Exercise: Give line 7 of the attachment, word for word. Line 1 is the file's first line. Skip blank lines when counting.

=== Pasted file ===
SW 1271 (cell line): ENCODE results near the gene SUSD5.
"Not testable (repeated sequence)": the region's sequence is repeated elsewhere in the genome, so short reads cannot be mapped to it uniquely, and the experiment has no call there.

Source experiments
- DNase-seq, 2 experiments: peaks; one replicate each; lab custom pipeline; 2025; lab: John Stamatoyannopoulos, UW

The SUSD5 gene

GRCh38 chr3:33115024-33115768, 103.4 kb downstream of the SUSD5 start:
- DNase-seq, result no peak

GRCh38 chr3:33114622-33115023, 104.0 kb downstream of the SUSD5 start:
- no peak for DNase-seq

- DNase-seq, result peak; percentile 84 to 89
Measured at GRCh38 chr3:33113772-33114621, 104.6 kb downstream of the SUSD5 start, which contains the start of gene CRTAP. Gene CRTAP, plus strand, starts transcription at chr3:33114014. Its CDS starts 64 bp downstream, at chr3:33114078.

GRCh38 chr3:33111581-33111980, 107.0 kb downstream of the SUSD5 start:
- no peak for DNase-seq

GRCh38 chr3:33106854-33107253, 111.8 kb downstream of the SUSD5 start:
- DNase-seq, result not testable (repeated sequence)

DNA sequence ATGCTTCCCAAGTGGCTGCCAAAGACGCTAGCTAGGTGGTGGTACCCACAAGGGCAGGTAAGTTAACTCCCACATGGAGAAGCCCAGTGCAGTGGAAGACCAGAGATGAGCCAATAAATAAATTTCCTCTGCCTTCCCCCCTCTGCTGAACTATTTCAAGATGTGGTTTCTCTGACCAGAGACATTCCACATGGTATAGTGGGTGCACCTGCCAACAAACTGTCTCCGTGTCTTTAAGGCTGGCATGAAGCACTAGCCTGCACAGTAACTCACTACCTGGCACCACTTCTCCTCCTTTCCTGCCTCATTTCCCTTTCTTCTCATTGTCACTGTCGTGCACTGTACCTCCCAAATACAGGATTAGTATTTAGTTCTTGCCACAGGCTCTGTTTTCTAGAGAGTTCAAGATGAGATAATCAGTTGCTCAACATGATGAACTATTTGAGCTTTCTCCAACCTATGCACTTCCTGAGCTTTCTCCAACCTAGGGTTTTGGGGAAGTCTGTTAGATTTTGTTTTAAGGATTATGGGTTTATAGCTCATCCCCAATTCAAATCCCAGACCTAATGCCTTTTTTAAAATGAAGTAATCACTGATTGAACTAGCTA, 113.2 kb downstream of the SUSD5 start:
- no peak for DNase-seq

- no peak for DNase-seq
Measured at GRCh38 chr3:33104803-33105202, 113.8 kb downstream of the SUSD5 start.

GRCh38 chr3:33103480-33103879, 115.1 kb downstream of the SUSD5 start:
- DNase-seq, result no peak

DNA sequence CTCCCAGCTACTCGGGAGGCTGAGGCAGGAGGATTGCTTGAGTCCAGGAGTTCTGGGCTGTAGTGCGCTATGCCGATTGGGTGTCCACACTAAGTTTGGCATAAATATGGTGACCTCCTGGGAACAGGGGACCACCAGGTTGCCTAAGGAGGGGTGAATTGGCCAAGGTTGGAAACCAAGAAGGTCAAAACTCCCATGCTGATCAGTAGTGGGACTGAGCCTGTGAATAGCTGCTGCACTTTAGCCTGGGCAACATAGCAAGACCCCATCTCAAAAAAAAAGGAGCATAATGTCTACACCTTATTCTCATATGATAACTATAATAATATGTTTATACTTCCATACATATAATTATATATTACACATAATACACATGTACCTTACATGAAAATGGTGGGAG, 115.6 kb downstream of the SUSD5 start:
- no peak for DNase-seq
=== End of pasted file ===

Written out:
- DNase-seq, result no peak